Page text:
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Alabama cop claims qualified immunity for handcuffing disabled 13-year-old

A three-judge panel heard arguments over whether a school resource officer was justified in executing a takedown maneuver on a seventh-grader that broke his arm.

ATLANTA (CN) — An Alabama police officer who broke a seventh-grader’s arm while handcuffing him at school asked the 11th Circuit on Wednesday to toss out a federal judge’s refusal to block an excessive force lawsuit filed against him.

An attorney for school resource officer Blake Dorminey told a three-judge panel of the Atlanta-based appeals court that his client had no choice but to forcibly subdue a student identified in court documents as J.I.W.

The panel appeared divided on whether the 13-year-old had committed any crime which would have justified the officer’s actions.

J.I.W. was having a bad day in October 2018 when he crossed paths with Dorminey. He had grown agitated in class at Slocomb Middle School and was asked to go out into the hallway by his teacher. Once outside the classroom, J.I.W. yelled and punched a metal locker.

The student had a history of outbursts and had been diagnosed with a host of psychiatric disorders including bipolar disorder, obsessive compulsive disorder and ADHD.

When the school’s principal approached him, the teen allegedly walked toward him aggressively with his fists clenched and chest out. J.I.W. did not hit the principal or anyone else.

Dorminey intervened, explaining later that he had reasonable suspicion to believe that J.I.W. had committed crimes including disorderly conduct, attempted harassment and attempt to commit second-degree assault.

The officer put the student in a wristlock, pulling his arm behind his back three times. Dorminey said in a post-incident report that he heard J.I.W.’s arm “pop” as he slammed the student to the ground.

The lawsuit filed by the student’s mother alleges that Dorminey put her son in handcuffs while he writhed on the floor and screamed that he was in pain.

J.I.W.’s arm turned out to be broken and required two surgeries to heal.

An Alabama federal judge ruled last year that the officer’s use of force was unreasonable and rejected his request for qualified immunity. Dorminey’s motion to dismiss the assault and battery claims against him was also denied.

Arguing on behalf of Dorminey on Wednesday, attorney James Pike of Shealy Pike told the panel that at least two witnesses who described the moments leading up to J.I.W.’s arrest said the teen looked like he was going to hit the principal. A third witness alleged that J.I.W. lunged in the principal’s direction, the attorney said.

Pike described J.I.W. as combative and said Dorminey acted appropriately to “stop a crime in process.” He told the panel that the officer warned J.I.W. four times that he would be handcuffed if he did not calm down.

But an attorney for J.I.W. said that his client did not pose a threat to anyone.

“When you consider the severity of the crime, the lack of threats to anyone and the lack of attempts to evade… You have a 13-year-old disabled child on the ground. I don’t understand why that student needs to be handcuffed,” attorney William Tipton “Bo” Johnson III argued.

U.S. District Judge Emily Marks wrote in her ruling rejecting Dorminey’s argument for qualified immunity that a video of the incident showed the principal standing near the student “without displaying fear.”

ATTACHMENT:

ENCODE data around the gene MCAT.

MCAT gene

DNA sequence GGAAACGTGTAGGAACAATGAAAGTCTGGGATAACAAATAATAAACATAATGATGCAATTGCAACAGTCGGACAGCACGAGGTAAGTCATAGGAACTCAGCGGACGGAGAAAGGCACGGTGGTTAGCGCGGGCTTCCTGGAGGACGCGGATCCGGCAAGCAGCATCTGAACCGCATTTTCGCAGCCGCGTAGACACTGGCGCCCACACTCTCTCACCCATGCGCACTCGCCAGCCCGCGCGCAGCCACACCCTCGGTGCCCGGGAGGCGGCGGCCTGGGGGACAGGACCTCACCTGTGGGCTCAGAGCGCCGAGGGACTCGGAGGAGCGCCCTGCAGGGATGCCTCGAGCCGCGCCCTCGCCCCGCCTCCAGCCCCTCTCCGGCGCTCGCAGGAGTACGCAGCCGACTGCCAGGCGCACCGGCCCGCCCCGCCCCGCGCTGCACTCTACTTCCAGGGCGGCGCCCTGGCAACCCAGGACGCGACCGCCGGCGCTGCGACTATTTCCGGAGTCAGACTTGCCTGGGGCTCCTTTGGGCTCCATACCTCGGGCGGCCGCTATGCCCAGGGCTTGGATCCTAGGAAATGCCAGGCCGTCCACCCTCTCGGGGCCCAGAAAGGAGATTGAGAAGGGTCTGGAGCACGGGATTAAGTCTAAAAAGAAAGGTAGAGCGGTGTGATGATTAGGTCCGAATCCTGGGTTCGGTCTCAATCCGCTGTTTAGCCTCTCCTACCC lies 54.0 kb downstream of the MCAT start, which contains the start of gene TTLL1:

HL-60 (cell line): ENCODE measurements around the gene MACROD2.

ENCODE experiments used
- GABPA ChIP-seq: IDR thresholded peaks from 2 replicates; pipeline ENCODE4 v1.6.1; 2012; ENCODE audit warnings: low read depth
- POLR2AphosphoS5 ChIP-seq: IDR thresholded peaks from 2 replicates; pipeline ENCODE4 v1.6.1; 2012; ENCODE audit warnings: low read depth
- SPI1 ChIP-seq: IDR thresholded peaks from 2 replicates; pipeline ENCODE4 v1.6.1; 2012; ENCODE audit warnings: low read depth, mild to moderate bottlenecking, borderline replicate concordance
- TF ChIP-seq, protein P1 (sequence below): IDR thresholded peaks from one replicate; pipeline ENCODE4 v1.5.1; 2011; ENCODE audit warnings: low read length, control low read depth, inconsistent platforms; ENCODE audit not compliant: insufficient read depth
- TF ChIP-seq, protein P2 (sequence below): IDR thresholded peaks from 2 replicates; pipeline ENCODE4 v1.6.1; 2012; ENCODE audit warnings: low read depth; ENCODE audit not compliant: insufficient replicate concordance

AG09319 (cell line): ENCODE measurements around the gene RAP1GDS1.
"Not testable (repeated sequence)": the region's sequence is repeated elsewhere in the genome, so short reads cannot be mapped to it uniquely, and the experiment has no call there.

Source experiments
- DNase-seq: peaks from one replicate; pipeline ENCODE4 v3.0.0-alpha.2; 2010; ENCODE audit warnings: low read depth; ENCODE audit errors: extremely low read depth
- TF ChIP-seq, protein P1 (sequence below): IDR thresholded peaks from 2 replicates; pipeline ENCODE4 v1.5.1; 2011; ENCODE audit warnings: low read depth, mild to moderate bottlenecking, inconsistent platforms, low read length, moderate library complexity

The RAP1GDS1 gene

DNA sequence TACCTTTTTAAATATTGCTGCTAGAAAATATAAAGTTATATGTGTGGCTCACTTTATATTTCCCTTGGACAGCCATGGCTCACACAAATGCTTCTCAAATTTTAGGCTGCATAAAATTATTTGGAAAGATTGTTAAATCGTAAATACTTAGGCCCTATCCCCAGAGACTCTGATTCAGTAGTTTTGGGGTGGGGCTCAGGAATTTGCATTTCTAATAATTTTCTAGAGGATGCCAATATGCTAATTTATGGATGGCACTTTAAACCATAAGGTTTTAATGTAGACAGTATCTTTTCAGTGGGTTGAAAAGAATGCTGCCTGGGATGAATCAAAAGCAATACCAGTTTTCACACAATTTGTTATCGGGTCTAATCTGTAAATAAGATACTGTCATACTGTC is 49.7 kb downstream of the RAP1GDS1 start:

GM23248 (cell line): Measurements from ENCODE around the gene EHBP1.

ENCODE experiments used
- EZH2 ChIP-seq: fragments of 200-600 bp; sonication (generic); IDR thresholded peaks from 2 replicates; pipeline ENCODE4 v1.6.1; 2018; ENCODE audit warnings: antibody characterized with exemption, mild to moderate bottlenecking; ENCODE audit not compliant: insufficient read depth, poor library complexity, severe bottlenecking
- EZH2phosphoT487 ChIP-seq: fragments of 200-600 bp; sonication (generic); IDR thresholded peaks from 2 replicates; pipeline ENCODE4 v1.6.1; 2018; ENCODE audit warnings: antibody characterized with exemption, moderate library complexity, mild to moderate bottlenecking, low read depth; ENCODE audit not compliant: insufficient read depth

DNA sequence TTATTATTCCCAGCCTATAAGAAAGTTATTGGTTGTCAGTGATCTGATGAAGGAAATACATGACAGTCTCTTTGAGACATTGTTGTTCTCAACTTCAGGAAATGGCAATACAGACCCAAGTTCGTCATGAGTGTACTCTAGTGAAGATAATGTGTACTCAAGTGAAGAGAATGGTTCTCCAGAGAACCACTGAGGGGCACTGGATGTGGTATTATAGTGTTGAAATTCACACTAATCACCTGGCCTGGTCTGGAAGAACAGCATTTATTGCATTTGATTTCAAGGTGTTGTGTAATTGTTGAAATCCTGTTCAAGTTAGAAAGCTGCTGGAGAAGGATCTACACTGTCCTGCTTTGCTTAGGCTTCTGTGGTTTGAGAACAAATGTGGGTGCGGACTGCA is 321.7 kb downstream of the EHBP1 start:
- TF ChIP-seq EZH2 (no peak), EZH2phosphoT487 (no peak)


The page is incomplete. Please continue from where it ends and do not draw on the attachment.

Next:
During Wednesday’s hearing, Trump-appointed U.S. Circuit Judge Robert Luck and Clinton-appointed Senior U.S. Circuit Judge Frank Hull appeared to disagree over whether a reasonable officer would believe that the student posed a risk of harm to people in the school.

While Hull pointed out that no one has alleged J.I.W. ever actually hit the principal, Luck questioned why the student could not be arrested for acting in a threatening manner toward the man.

“[J.I.W.] lunged at someone with a closed fist. That’s not against the law in Alabama?” Luck asked.

Luck also seemed to agree with Pike’s claim that the arrest could be justified because the teen allegedly “hip-checked” the officer.

Johnson insisted that the student never caused anyone any physical injury and that the alleged attempted assault on the officer was disputed.

Although Johnson conceded that the principal may have perceived that the student was going to lunge at or hit him, he said there is “no evidence [the student] took a swing.”

The panel also focused its inquiry on the moment after Dorminey said he heard the student’s arm “pop.” Luck indicated that Dorminey’s actions after the student was audibly injured could determine whether his use of force was excessive.

Pike said that the officer relaxed his pressure on J.I.W.’s arm but kept him in handcuffs for three minutes until a nurse arrived because the student continued to kick his feet and resist arrest.

“Just because something popped, doesn’t mean a person is disabled,” Pike said.

U.S. Circuit Judge Andrew Brasher tried to put the incident into perspective, reminding the parties that the altercation happened in just seconds. “One reason we have qualified immunity is these things happen really quickly,” Brasher, a Trump appointee, said.

But Johnson argued that Dorminey should have had the training and ability to make good decisions.

“I think you have to put some responsibility on Dorminey. J.I.W. doesn’t have a weapon, he’s not verbally threatened anyone in the area,” the attorney said. “Dorminey could have stopped right there. He was aware enough to hear a pop.”

The panel did not indicate when it will reach a decision in the case.

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Categories / Appeals, Education, Government, Regional

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